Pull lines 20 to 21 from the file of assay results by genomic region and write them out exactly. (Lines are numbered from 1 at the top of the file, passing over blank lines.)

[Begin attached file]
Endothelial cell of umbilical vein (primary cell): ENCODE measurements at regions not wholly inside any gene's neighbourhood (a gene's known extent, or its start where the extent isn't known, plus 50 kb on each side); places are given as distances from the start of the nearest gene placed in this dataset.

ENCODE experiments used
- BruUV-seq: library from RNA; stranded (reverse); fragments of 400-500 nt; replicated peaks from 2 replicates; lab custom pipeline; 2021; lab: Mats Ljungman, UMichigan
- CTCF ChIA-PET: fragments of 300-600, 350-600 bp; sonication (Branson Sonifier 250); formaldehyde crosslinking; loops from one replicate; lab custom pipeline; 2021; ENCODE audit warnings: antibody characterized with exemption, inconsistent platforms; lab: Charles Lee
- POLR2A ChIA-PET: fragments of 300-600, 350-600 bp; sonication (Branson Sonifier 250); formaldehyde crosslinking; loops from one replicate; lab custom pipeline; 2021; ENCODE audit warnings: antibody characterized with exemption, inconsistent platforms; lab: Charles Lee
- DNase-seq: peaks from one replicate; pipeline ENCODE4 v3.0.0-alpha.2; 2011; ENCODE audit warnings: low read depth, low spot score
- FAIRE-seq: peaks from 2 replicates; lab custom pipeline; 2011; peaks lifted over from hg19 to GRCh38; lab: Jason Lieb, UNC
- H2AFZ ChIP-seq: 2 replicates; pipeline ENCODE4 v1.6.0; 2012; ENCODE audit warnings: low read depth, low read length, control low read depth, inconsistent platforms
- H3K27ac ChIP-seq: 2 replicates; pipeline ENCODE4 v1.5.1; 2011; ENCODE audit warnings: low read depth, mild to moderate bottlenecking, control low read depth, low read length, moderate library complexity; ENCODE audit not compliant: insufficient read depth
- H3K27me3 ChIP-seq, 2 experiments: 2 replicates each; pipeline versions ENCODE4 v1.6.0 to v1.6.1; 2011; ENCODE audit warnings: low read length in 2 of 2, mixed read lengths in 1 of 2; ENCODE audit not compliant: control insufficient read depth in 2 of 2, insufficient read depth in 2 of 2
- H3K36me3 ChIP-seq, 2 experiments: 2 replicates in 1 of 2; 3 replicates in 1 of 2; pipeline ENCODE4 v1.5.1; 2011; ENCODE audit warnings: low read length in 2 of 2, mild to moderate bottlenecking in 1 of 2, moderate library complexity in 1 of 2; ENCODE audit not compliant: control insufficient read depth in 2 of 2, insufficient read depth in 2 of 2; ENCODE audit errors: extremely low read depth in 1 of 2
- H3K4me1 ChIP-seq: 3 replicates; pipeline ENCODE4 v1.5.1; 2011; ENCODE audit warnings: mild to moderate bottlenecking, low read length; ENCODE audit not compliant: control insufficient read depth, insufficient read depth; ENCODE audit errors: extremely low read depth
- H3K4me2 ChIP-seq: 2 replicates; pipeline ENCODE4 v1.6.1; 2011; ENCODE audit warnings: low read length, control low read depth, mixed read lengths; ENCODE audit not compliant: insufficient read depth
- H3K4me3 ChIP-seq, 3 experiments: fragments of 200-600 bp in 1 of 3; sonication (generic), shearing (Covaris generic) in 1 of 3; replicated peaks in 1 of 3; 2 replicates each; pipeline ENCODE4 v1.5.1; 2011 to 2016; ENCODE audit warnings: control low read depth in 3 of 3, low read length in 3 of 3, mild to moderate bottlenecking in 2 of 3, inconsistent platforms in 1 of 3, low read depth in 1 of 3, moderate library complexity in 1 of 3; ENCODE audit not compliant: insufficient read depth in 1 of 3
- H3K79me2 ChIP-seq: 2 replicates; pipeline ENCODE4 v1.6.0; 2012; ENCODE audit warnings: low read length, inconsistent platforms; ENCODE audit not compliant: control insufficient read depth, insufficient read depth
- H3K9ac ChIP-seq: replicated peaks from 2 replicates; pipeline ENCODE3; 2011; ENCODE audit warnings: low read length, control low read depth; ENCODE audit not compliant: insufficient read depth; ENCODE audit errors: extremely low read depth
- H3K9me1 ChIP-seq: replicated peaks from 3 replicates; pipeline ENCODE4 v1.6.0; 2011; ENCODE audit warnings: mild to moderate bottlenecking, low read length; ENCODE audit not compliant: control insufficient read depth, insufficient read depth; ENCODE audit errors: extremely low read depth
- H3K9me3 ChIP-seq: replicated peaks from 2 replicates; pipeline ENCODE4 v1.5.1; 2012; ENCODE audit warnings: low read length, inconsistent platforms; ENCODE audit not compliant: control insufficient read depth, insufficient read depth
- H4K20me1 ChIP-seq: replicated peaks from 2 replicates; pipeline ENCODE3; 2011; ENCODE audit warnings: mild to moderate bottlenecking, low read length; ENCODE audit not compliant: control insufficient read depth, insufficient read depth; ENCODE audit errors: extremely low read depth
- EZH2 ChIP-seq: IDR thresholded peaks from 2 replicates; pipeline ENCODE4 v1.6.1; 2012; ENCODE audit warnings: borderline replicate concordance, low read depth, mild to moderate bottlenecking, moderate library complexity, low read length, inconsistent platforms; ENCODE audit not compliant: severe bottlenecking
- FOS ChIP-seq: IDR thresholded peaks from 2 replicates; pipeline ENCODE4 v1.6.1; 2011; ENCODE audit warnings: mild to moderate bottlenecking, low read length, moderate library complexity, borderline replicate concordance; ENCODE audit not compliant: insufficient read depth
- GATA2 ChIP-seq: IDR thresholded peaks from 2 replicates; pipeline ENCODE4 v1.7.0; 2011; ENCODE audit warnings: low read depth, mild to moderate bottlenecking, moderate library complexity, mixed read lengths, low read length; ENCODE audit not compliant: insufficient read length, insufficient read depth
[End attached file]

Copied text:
- EZH2 ChIP-seq: IDR thresholded peaks from 2 replicates; pipeline ENCODE4 v1.6.1; 2012; ENCODE audit warnings: borderline replicate concordance, low read depth, mild to moderate bottlenecking, moderate library complexity, low read length, inconsistent platforms; ENCODE audit not compliant: severe bottlenecking
- FOS ChIP-seq: IDR thresholded peaks from 2 replicates; pipeline ENCODE4 v1.6.1; 2011; ENCODE audit warnings: mild to moderate bottlenecking, low read length, moderate library complexity, borderline replicate concordance; ENCODE audit not compliant: insufficient read depth